Wednesday, January 31, 2024



Thanks democrats.......... we  were  doing just fine   before you voted  for this  fucking wanker  .......and  look at the  whole  covid  ......since i am at it  ..........i can blame you........ and the chinese  too ......why not !!!!!!! .........right  all happened after  biden got in .......thanks  a  bundle ......

Half of US tenants can’t afford to pay their rent. Here’s what’s ahead

Gabby Jones/Bloomberg/Getty Images

Half of renters in the United States have found themselves paying more than they can afford, following years of surging rents. But an increase in the construction of multiple-unit buildings has boosted the supply of apartments, which is slowly beginning to rein in runaway rents.

Nationally, rents declined annually in December for the eighth straight month, according to’s monthly report. The median asking rent was $1,713, which was down $4 from November and down $63 from the July 2022 peak.

However, median rent is still $309 higher than the same time in 2019, before the pandemic. That’s a 22% increase.

And people have been feeling it. In some places, rents aren’t dropping at all. Rent is just increasing at a slower pace.

Still, even if rents aren’t dropping like a rock, they aren’t expected to be skyrocketing in the same way this year.

This may come as some relief to the 22.4 million households who, according to Harvard University’s Joint Center for Housing Studies, pay more than a third of their income in rent.

Paying anything above the standard 30% threshold is commonly considered a cost burden.

What’s more, 12 million of those renters are severely cost burdened, which means they are spending more than half their income on housing.

The report reveals several disturbing records, including the record-high number of renters in housing they cannot afford and a record-high number of people who are homeless, said Chris Herbert, managing director of the Harvard Joint Center for Housing Studies.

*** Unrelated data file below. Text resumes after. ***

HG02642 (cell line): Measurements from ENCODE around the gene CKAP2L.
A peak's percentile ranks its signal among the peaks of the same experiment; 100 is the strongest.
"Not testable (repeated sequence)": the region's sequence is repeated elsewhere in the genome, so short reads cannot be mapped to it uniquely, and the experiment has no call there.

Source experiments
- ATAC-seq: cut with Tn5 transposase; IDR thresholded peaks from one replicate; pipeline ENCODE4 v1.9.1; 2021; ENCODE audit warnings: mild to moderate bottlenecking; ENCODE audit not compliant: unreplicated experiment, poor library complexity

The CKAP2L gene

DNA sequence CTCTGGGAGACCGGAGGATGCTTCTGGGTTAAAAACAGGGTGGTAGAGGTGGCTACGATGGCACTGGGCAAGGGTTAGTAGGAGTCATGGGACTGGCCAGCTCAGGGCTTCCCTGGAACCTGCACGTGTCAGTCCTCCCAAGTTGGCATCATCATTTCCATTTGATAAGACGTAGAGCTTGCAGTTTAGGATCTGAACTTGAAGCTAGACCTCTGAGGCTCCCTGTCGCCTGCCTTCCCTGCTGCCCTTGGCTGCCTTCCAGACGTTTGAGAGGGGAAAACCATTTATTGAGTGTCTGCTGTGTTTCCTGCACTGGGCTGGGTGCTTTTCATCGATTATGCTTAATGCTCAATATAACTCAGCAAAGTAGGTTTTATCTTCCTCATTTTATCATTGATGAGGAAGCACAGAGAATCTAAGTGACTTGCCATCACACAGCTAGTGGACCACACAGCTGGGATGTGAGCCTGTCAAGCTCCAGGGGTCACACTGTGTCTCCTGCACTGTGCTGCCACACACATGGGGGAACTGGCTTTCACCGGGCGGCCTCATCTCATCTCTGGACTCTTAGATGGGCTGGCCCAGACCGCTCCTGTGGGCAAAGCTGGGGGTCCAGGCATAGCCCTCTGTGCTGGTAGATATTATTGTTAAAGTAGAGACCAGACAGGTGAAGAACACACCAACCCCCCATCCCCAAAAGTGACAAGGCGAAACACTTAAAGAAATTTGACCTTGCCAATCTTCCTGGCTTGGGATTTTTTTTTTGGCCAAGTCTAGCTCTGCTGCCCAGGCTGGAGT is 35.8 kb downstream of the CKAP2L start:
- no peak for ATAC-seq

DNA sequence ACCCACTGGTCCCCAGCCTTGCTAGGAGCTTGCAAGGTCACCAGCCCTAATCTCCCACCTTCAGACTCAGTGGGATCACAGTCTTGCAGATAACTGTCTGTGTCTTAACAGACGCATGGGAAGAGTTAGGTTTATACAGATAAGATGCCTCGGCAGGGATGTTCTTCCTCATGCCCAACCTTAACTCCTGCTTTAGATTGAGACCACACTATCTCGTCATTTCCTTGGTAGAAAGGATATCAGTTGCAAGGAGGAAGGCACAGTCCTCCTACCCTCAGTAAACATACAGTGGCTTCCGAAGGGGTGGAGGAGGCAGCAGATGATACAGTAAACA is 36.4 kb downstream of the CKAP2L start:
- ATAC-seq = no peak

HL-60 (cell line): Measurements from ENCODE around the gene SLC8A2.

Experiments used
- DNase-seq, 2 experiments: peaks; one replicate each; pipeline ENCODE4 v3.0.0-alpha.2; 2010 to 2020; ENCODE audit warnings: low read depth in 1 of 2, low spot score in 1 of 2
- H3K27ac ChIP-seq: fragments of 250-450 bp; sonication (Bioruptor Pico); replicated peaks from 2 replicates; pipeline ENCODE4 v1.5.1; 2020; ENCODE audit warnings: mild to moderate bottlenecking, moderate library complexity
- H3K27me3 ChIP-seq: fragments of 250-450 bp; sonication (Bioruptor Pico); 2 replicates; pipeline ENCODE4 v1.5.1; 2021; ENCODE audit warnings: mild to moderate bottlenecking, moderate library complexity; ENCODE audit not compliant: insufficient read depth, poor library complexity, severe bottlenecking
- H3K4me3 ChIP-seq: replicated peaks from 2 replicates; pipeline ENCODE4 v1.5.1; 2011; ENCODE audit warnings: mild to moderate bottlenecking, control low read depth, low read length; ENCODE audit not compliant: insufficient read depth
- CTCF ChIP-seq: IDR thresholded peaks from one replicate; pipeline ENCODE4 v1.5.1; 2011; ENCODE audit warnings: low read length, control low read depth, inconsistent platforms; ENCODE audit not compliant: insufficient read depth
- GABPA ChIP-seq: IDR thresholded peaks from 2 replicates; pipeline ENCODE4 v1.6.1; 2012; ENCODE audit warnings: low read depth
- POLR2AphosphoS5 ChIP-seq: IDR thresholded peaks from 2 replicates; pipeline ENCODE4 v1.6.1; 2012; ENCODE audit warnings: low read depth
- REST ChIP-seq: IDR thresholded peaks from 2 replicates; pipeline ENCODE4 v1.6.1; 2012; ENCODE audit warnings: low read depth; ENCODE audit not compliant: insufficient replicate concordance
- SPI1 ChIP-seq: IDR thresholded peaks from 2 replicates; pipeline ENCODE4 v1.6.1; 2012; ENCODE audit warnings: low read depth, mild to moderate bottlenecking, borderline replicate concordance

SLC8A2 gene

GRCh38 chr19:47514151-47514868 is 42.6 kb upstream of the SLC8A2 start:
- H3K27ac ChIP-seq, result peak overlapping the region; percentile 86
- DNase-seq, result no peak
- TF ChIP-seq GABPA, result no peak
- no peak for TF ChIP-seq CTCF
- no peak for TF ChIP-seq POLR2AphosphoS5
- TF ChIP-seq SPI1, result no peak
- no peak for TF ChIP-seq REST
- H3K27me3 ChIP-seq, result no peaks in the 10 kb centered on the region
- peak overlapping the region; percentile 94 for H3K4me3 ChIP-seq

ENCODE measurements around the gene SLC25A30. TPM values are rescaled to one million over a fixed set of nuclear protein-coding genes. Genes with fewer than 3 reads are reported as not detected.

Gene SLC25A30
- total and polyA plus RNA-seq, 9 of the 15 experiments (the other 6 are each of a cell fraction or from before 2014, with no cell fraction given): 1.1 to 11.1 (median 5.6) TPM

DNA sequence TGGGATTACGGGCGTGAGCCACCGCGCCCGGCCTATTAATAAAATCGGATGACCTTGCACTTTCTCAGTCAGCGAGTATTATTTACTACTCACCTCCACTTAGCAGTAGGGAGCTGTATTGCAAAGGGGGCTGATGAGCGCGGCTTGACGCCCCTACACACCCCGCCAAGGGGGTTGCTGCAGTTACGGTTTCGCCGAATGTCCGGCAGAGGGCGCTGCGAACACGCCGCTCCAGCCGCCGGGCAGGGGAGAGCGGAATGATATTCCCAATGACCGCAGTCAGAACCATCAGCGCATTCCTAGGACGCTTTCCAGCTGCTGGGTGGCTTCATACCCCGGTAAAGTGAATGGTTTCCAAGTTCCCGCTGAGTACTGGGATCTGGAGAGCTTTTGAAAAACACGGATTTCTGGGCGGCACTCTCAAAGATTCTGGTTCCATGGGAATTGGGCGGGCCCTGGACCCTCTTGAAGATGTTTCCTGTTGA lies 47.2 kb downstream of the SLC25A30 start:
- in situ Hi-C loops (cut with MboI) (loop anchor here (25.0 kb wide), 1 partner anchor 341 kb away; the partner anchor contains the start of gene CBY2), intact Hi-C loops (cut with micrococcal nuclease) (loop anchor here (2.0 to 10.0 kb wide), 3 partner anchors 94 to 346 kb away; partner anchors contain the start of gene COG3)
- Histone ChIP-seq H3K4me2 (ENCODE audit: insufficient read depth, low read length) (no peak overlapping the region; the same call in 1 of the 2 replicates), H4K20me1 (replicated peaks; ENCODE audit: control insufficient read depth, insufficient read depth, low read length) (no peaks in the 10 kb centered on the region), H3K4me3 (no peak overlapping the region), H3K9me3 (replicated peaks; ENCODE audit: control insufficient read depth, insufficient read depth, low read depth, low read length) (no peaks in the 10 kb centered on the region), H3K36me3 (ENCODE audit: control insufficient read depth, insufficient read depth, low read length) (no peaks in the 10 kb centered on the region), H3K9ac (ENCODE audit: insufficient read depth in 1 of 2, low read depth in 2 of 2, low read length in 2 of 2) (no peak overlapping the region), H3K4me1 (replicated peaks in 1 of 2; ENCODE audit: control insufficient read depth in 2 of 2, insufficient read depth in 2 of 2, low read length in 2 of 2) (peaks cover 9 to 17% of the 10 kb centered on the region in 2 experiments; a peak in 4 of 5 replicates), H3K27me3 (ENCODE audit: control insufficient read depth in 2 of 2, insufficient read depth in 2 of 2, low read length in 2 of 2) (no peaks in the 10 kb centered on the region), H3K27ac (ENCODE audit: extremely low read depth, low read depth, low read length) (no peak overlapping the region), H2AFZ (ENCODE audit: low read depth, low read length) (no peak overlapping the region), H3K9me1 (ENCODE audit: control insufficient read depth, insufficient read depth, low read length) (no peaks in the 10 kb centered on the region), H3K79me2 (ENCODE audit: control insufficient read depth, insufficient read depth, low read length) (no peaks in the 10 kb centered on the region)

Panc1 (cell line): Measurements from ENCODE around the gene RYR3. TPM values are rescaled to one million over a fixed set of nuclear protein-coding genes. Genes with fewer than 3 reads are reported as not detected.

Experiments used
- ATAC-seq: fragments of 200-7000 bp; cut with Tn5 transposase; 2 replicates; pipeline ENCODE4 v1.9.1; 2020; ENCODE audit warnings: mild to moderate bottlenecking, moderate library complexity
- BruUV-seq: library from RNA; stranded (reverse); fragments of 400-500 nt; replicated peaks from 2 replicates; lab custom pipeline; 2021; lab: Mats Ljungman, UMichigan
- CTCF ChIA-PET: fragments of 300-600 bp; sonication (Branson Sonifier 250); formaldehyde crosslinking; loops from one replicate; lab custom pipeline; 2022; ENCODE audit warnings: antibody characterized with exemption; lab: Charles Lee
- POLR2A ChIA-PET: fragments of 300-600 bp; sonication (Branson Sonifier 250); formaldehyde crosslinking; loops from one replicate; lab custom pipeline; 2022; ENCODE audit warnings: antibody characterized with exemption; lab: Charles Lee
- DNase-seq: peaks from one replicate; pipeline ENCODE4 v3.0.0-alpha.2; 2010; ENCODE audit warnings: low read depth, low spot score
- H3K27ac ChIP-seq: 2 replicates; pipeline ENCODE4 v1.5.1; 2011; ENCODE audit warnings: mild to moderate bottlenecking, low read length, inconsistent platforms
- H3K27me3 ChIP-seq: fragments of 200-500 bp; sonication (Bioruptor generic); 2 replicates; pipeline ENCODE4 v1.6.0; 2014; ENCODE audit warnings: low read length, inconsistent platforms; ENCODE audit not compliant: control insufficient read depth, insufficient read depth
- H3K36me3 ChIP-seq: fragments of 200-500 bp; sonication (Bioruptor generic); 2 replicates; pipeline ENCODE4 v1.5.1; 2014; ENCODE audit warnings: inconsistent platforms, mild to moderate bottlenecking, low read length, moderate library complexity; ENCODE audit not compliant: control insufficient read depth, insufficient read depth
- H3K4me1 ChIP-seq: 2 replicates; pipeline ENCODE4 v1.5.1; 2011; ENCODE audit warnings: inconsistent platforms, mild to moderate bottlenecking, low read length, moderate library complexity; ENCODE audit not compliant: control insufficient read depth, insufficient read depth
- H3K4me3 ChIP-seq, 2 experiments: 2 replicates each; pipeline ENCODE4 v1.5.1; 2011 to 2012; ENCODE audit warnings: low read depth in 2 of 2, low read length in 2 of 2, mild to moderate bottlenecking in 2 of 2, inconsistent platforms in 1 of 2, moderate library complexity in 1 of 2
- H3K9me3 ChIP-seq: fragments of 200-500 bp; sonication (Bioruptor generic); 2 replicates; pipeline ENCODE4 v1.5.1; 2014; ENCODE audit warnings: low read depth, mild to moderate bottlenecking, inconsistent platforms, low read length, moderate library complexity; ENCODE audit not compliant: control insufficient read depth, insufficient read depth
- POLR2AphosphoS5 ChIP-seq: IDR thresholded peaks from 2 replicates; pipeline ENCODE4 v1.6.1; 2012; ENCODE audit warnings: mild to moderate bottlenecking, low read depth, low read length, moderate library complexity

In addition, the report found that evictions are rising as pandemic protections have expired and a record-high number of income-eligible renters can’t get assistance as rental support falls short.

Rents are cooling off but affordability remains untenable

“Rental conditions are softening, but affordability conditions are worse than ever before,” said Whitney Airgood-Obrycki, senior research associate at the Harvard center, who presented some of the report’s findings.

Following changes in housing needs during the pandemic and an already existing low supply of multifamily housing in some markets, rents surged in 2021 and 2022. But that has changed in 2023 thanks to increased supply, the report showed.

Rent growth peaked at a record breaking 15% annually in the first quarter of 2022, before starting to slow. By the end of 2023, rents were growing by just 0.4% annually.

Even cities with the most intractable rents are seeing some cooling.

In November rents dropped in Manhattan for the first time in 27 months. The median rent fell to $4,000, down 4.6% from October and down 2.3% from the year before, according to a report from the brokerage firm Douglas Elliman and Miller Samuel Real Estate Appraisers and Consultants.

“We’re seeing supply and demand switch places in real time,” said Anthemos Georgiades, chief executive of Zumper, an online rental marketplace. “Pandemic-fueled migrations have slowed just as new multifamily buildings are coming online in many markets.”

He added that winter is a slow time for renters to move, which is driving demand even lower right now.

“Renters have more leverage right now than anytime in recent memory,” Georgiades said.

New supply helps, but may not last long

Multifamily building has been booming at a pace not seen in decades.

About 436,000 multifamily units were completed in the third quarter of last year, on a seasonally adjusted basis, which was the highest level since 1988, and up about a third from pre-pandemic levels, according to the Harvard report.

And there are more in the pipeline.

The number of multifamily units under construction peaked in July at over 1 million, the highest level on record, according to the US Census Bureau. While the number has stayed at a historically higher level since then, it has been ticking down on a seasonally adjusted annualized basis.

Builders are facing higher costs due to interest rates on their loans, material costs and land costs, and are already pulling back on building. As a result, the National Association of Home Builders forecasts that multifamily construction will decrease by about 20% next year.

While the increase in new construction and available apartments has been a boon to the market, there may not be new units coming at the same pace in the future. That’s despite large demand from Baby Boomers and Millennials, and also Gen Z aging into apartment renting.

Without continued new supply in addition to enhanced rental support, the Harvard report concludes affordability will remain a critical concern for many renters.

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